In one of the most controversial budget allocations, despite the Pentagon zeroing out funding requests from the Hawaii congressional delegation for a Homeland Defense Radar (indicating that the U.S. military does not want the radar), the appropriations committee, acting on a radar request from the Hawaii delegation, allocated $75 million. The radar is intended to track North Korean intercontinental ballistic missiles, but the Department of Defense shelved the Homeland Radar and a separate radar as they could not track hypersonic missiles, reviving a focus on space-based sensors to identify these threats.

Due to residents’ formidable opposition to the radar on the Hawaiian island of Oahu, the Defense Missile Agency is now looking at the Barking Sands Missile Test Facility, located on the Hawaiian island of Kauai, for the site of the massive 85-foot-tall structure sitting atop a 25-foot foundation. Yet opposition on Kauai, too, is growing as the scale of the project becomes clearer. Questions are mounting about whether Kauai’s infrastructure, roads and bridges can handle the heavy equipment and massive amount of concrete needed to construct the radar. Local officials are concerned about housing the hundreds of new employees on an island that already has chronic housing shortages and a homeless population that has an encampment just outside the fence of Barking Sands.

Added to those issues is the disturbing Notice to Airmen, issued by the Federal Aviation Administration about “electromagnetic radiation continuously existing at the Pacific Missile Range Facility (on the island of Kauai) from June 1, 2021, to June 1, 2022.” The notice, which was recently discovered by local citizens, states that, “Aircraft within the above airspace will be exposed to direct radiation which may produce harmful effects to personnel and equipment.”

There has been no response to inquiries from local citizens or local news outlets from the U.S. Navy Public Affairs office, which handles inquiries for the Pacific Missile Range Facility about the source of the electromagnetic radiation and why the public was not notified of this dangerous situation.

Where Is U.S. Diplomacy in the Pacific?

In March 2021, the first face-to-face meeting between the Biden administration and Chinese officials got off to a heated start in Anchorage, Alaska. U.S. Secretary of State Antony Blinken’s statement that the Biden administration would bring up “deep concerns” about some of China’s actions around the world was met with immediate pushback from Chinese counterparts, sparking an unusually public exchange of diplomatic barbs.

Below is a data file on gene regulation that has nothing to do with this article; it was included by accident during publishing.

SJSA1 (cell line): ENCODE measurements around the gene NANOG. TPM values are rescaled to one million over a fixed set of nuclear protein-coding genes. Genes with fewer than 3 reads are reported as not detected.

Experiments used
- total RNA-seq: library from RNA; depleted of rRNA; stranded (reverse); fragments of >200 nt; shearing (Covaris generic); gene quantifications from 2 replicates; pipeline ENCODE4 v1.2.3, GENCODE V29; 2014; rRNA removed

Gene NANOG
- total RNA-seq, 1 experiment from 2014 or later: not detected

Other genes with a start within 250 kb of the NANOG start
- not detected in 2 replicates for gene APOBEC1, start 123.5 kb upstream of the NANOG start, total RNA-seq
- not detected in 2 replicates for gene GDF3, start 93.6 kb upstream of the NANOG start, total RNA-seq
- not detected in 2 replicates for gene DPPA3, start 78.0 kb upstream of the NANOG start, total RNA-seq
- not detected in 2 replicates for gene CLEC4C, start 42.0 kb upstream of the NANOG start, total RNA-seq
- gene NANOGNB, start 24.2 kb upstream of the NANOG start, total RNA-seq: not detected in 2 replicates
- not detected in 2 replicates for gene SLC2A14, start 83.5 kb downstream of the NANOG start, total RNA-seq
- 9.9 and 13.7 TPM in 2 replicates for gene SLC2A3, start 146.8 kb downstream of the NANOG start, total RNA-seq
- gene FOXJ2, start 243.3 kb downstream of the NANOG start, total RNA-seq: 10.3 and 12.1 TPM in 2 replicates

Four months later, not much has changed on the diplomatic front. On July 11, Blinken called on China to stop its “provocative behavior” in the South China Sea. Blinken followed on July 13, in his first meeting with ASEAN (Association of Southeast Asian Nations) foreign ministers and on the fifth anniversary of a ruling by an arbitration tribunal rejecting China’s territorial claims in the South China Sea, with a statement that the United States stands with Southeast Asian countries and rejects China’s unlawful maritime claims in the South China Sea. China does not accept the arbitration ruling, and claims much of the waters within a so-called Nine Dash Line, which is also contested by Brunei, Malaysia, the Philippines, Taiwan and Vietnam.

As more U.S. funding is allocated toward military buildup in the Pacific, those of us who oppose war, militarism and imperialism must be vocal in our concerns to the Biden administration, as well as our congressional delegations who vote for military instead of peaceful resolutions of economic and political disputes in the region.

Countdown is on: We have 10 days to raise $50,000

Truthout has launched a necessary fundraising campaign to support our work. Can you support us right now?

Each day, our team is reporting deeply on complex political issues: revealing wrongdoing in our so-called justice system, tracking global attacks on human rights, unmasking the money behind right-wing movements, and more. Your tax-deductible donation at this time is critical, allowing us to do this core journalistic work.

As we face increasing political scrutiny and censorship for our reporting, Truthout relies heavily on individual donations at this time. Please give today if you can.